20 February 2021

20 February

The Barber of Seville premieres in Rome

Rival fans wreck debut of Rossini’s most famous opera

The Barber of Seville, the work that would come to be seen as Gioachino Rossini’s masterpiece of comic opera, was performed for the first time on this day in 1816 at the Teatro Argentina in Rome.  Commissioned by the theatre’s owner, Duke Francesco Sforza-Cesarini, it had a libretto by Cesare Sterbini based on the French comedy play Le Barbier de Séville and was originally entitled Almaviva or The Useless Precaution, out of deference to Giovanni Paisiello, the most popular composer in Italy in the 18th century, whose own version of Il barbiere di Siviglia had been very successful.  The second part of the same text, by Pierre Beaumarchais, was behind Mozart’s opera The Marriage of Figaro, which premiered four years after Paisiello’s.  Nonetheless, Paisiello’s loyal fans saw Rossini’s opera as an attempt to steal their favourite’s thunder, whatever name he gave it, and organised what was nothing short of an act of sabotage, packing the theatre on opening night and proceeding to jeer, shout and catcall throughout the whole performance, unsettling the cast and leading to a number of mishaps on stage.   Read more…


Ferruccio Lamborghini - car maker

Tractor manufacturer inspired by Enzo Ferrari's 'insult'

Fans on one side of a great rivalry in Italy's performance car market were in mourning on this day in 1993 following the death at the age of 76 of Ferruccio Lamborghini.  Lamborghini, who made his fortune from building tractors to service Italy's post-war agricultural recovery, set up as a car maker in 1963 in direct competition with Enzo Ferrari, who had been selling sports cars with increasing success since 1947.  It is said there was no love lost between the two, not least because they first met when Lamborghini turned up at Ferrari's factory in Maranello, a few kilometres from Modena, to complain to Enzo in person that Ferrari were using inferior parts.  Lamborghini had become a collector of fast cars and owned a Mercedes-Benz 300SL, a Jaguar E-Type and two Maserati 3500 GTs among others.  He acquired his first Ferrari, a two-seater 250GT with bodywork designed by Pinin Farina, in 1958, and went on to own several more.  He was generally unimpressed, complaining that they were noisy and rough and essentially re-purposed track cars, with too little luxury refinement.  Read more…


Francesco Maria II della Rovere - the last Duke of Urbino

Last male in famous family line

Francesco Maria II della Rovere, the last holder of the title Duke of Urbino and the last surviving male from a famous noble family, was born on this day in 1549 in Pesaro in Le Marche.  Descended from the 15th century Pope Sixtus IV, Francesco Maria II’s only male heir, Federico Ubaldo della Rovere, died without fathering a son, which meant the Duchy reverted to Francesco Maria II, who in turn was convinced he should give it to Pope Urban VIII, of the Barberini family.  Federico’s daughter, Vittoria della Rovere, had been convinced she would be made Duchess of Urbino but had to be content with the Duchies of Rovere and Montefeltro, as well as an art collection that became the property of Florence after she had married Ferdinando II de’ Medici.  Pope Sixtus IV, best known for building the Sistine Chapel in the Apostolic Palace, the official papal residence in Vatican City, had come from a poor family in Savona in Liguria, but once elected pope became wealthy and powerful and set about ensuring that his personal prosperity was used to the betterment of his family.  He soon made his nephews Giuliano della Rovere (the future Pope Julius II) and Pietro Riario both cardinals and bishops.  Read more…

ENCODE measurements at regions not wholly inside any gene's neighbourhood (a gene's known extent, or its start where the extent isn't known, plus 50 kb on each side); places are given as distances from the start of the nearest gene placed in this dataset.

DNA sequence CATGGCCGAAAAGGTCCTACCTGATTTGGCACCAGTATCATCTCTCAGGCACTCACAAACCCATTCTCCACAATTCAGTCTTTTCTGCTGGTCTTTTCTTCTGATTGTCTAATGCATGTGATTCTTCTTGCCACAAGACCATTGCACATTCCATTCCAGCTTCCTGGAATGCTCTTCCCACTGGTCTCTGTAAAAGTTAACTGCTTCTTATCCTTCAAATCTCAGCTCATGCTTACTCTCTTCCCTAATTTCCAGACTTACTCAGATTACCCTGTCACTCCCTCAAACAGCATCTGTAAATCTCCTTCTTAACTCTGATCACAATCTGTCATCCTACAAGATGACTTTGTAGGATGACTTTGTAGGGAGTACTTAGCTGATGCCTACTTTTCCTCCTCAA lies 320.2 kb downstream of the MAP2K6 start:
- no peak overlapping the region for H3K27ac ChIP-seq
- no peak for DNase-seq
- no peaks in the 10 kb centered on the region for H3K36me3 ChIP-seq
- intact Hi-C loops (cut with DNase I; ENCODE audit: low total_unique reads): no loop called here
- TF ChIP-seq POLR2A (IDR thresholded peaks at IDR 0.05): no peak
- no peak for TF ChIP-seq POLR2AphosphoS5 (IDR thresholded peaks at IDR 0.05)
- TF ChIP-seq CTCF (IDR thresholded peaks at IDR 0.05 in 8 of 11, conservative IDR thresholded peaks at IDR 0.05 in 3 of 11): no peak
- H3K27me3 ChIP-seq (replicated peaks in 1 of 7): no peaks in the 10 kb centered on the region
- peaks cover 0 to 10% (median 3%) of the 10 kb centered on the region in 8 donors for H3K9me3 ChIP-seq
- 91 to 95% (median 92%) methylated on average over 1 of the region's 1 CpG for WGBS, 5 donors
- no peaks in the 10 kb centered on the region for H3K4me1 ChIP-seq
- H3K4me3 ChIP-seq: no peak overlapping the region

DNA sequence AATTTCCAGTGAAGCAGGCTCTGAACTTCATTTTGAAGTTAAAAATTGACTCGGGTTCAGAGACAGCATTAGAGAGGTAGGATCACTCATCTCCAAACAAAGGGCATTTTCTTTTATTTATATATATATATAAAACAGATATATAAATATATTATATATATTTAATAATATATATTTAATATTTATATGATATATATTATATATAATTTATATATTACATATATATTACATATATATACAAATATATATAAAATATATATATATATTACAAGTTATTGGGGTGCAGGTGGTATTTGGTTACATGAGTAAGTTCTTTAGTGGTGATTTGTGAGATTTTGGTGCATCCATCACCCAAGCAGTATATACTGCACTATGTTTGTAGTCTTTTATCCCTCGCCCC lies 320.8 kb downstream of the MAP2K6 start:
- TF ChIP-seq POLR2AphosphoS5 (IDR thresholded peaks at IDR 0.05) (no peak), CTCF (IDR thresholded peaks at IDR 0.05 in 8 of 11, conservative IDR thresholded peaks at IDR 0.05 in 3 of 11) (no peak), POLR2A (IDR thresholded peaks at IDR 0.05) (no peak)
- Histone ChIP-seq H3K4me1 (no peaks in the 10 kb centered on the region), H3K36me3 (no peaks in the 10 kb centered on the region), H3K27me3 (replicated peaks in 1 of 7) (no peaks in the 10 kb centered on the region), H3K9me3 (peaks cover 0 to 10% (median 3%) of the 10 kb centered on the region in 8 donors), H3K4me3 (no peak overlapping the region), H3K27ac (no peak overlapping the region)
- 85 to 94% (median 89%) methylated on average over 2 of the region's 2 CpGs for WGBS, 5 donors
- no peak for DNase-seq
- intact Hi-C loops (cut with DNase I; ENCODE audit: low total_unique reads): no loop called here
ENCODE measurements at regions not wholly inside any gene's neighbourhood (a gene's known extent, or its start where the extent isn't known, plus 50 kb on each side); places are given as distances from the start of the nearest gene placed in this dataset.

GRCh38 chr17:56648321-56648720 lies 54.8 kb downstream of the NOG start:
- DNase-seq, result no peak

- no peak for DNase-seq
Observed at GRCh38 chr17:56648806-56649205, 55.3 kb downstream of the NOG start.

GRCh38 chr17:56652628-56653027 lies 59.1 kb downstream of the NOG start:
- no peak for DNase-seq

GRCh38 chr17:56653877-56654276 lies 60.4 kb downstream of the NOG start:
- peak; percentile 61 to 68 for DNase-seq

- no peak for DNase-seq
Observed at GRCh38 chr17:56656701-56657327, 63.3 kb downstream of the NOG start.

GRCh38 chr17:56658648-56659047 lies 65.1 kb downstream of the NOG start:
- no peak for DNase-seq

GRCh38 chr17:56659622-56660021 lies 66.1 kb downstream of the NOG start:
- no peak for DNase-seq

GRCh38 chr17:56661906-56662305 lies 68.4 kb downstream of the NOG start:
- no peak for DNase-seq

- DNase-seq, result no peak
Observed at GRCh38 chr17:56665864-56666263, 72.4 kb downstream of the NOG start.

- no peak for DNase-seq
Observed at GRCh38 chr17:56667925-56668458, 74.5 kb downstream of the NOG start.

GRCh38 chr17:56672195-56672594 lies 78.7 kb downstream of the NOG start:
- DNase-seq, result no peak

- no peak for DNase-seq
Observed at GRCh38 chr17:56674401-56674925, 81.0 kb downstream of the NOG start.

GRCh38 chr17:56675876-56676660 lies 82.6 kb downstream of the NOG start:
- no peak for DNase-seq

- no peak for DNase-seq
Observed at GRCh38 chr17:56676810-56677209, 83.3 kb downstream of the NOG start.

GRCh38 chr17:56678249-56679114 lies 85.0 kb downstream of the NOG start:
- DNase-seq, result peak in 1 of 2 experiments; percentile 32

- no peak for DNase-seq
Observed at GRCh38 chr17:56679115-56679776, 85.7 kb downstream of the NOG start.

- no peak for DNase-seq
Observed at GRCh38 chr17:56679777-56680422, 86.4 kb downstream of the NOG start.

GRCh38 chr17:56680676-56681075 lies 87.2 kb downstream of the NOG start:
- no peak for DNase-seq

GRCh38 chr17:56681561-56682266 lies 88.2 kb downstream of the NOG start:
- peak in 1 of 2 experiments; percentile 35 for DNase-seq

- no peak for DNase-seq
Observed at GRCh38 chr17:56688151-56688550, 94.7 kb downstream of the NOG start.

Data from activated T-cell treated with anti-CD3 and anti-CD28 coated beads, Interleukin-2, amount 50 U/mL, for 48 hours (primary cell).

Laura Bassi – scientist

Ground-breaking academic paved the way for women

Brilliant physicist Laura Bassi died on this day in 1778 in Bologna.  She had enjoyed a remarkable career, becoming the first woman to earn a Chair in Science at a university anywhere in the world.  When she was just 13 her family’s physician had recognised her potential and took charge of her education.  When she was 20 he invited philosophers from the University of Bologna along with the Archbishop of Bologna, who later became Pope Benedict XIV, to examine her progress.  They were all impressed and Bassi was admitted to the Bologna Academy of Sciences as an honorary member, the first female ever to be allowed to join.  Her theses at the university showed influences of Isaac Newton’s work on optics and light. She was a key figure in introducing his ideas about physics to Italy.  When she received her degree from the university there was a public celebration in Bologna.  Another of her theses about the property of water led to her being awarded the post of Professor of Physics at the university.  As a woman, she was not allowed to teach at the university so she gave lessons and did experiments in her own home.  Read more…


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